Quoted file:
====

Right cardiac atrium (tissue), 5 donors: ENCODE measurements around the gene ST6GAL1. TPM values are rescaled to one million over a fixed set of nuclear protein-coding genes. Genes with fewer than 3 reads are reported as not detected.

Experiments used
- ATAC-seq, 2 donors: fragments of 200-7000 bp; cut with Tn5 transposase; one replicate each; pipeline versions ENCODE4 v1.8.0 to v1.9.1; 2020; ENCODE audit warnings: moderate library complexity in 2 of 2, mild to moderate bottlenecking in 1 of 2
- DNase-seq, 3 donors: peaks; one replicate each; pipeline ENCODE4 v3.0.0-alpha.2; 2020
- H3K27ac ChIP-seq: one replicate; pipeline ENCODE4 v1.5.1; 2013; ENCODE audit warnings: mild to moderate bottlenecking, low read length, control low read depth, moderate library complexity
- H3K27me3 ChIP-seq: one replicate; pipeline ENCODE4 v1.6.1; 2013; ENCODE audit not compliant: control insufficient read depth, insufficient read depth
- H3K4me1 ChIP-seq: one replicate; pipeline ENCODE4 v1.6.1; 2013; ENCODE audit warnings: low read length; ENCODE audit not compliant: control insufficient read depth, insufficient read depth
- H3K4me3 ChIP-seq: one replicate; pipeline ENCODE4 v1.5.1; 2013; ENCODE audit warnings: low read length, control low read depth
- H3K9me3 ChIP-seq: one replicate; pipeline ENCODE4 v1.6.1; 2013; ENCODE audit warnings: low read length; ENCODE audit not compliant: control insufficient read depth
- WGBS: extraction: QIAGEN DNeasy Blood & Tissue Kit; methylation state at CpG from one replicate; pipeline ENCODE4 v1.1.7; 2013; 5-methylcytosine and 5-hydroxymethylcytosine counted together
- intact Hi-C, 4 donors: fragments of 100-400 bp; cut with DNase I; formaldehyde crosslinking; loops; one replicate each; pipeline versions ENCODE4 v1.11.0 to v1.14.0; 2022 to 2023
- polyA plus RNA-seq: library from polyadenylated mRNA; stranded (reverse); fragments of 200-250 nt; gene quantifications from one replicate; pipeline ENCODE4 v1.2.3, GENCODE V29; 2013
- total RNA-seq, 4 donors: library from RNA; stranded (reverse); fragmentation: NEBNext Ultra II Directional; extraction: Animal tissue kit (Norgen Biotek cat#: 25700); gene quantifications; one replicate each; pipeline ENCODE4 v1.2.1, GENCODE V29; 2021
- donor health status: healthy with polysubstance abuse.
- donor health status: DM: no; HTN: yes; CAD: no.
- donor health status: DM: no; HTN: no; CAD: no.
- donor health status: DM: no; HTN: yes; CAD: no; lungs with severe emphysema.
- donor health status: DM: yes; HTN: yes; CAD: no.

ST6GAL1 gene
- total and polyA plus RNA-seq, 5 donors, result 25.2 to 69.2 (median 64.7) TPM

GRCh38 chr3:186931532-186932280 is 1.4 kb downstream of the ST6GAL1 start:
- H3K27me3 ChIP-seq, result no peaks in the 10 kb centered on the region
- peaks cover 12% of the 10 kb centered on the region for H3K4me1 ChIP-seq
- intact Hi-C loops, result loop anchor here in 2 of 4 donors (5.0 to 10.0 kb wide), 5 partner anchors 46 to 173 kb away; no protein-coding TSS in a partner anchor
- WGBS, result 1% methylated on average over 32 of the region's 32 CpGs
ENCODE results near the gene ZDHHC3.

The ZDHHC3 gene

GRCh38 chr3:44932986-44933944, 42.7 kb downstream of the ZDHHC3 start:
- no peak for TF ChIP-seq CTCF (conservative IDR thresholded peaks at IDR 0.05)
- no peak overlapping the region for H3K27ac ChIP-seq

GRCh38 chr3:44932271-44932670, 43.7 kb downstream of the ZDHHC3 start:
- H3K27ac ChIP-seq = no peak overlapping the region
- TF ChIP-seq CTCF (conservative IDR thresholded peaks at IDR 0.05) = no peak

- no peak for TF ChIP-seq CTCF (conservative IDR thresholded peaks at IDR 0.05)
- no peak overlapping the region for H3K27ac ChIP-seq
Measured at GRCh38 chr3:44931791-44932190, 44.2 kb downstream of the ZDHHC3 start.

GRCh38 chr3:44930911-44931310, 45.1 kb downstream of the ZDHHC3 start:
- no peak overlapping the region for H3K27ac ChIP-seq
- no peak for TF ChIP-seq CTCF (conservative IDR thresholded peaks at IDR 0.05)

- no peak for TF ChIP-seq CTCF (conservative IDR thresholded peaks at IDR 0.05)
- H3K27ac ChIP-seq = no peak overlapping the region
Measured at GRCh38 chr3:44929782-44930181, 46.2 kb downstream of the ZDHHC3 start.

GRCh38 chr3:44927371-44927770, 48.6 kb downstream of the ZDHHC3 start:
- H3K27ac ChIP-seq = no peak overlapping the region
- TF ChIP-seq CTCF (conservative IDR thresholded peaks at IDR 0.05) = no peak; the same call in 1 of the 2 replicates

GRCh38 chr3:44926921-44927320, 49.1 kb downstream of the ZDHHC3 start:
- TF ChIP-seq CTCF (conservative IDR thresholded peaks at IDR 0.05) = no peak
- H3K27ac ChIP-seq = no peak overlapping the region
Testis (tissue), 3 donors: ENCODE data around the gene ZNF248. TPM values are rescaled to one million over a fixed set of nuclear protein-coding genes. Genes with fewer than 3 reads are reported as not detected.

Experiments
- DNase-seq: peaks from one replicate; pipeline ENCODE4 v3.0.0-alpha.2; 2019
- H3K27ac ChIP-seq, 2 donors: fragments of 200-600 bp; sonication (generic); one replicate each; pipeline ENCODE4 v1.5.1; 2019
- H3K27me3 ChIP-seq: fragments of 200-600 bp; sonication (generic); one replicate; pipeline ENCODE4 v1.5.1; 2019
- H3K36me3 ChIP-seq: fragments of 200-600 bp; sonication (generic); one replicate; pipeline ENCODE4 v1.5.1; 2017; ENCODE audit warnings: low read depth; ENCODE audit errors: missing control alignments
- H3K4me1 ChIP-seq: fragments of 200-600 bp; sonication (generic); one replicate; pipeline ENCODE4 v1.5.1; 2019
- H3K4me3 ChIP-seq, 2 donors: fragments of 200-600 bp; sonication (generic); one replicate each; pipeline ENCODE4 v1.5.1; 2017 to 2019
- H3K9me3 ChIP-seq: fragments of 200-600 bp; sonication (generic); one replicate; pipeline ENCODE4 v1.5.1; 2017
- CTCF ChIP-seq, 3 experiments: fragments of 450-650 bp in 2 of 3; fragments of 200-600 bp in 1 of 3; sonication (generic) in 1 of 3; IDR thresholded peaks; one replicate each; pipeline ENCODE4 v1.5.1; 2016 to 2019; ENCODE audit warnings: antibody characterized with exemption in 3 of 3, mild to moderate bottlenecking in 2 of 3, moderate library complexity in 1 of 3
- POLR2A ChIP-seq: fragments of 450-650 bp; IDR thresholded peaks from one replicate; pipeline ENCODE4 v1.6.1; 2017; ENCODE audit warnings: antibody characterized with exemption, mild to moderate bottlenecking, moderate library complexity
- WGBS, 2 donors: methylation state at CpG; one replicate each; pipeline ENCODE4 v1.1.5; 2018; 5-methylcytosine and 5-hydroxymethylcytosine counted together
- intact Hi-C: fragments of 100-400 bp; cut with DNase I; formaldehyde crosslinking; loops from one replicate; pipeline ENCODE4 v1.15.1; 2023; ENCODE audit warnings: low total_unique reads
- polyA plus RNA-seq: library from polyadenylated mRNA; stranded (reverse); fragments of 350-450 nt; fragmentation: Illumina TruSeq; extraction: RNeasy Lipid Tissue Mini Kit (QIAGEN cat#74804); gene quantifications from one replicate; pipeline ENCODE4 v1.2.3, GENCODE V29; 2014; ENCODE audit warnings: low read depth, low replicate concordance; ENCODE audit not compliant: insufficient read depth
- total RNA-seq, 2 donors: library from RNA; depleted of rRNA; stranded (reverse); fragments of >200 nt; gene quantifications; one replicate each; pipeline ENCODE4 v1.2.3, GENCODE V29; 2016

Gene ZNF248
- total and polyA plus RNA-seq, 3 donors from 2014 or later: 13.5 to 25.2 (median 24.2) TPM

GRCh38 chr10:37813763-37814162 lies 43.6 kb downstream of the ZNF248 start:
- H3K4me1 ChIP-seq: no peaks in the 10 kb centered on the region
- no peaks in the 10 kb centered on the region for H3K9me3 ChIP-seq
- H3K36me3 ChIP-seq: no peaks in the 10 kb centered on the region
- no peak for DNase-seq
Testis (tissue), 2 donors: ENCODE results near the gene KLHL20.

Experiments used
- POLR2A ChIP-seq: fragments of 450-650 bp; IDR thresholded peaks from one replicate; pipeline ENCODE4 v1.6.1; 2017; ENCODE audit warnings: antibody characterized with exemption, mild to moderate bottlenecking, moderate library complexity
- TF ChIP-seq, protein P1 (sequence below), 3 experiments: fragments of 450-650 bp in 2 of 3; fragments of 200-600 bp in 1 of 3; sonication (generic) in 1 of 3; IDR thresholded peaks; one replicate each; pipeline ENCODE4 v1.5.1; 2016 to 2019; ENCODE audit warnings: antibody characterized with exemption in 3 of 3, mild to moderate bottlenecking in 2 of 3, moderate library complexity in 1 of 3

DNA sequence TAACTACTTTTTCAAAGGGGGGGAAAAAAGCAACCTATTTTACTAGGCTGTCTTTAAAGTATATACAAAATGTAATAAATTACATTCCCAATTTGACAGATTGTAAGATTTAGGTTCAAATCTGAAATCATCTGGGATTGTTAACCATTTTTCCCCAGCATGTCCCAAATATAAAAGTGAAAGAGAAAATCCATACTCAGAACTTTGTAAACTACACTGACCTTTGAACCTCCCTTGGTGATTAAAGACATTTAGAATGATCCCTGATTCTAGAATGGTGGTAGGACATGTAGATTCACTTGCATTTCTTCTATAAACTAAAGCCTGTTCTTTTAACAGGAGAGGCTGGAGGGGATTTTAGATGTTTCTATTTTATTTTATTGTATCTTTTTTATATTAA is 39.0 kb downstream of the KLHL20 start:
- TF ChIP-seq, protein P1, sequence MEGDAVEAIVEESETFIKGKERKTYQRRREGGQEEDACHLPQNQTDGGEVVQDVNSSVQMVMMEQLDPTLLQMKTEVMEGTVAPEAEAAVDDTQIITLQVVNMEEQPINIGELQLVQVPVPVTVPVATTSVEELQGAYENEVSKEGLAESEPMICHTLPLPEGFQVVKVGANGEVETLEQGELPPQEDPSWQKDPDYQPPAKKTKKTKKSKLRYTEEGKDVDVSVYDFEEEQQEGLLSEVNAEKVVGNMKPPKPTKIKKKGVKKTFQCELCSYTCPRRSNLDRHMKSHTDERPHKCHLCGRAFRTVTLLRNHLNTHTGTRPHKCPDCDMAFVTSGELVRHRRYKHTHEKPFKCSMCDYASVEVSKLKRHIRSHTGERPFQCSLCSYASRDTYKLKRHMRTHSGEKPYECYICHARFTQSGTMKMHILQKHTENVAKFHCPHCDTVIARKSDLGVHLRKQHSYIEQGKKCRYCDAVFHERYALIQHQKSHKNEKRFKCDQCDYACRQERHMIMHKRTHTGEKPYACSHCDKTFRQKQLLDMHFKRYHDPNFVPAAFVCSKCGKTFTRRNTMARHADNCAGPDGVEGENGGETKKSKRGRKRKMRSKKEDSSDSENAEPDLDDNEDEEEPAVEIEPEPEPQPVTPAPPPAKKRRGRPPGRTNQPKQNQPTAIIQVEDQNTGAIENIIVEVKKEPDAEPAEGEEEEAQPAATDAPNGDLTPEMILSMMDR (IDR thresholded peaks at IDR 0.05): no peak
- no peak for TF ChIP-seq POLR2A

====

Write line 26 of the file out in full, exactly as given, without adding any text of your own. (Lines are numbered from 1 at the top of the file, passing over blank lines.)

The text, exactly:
ENCODE results near the gene ZDHHC3.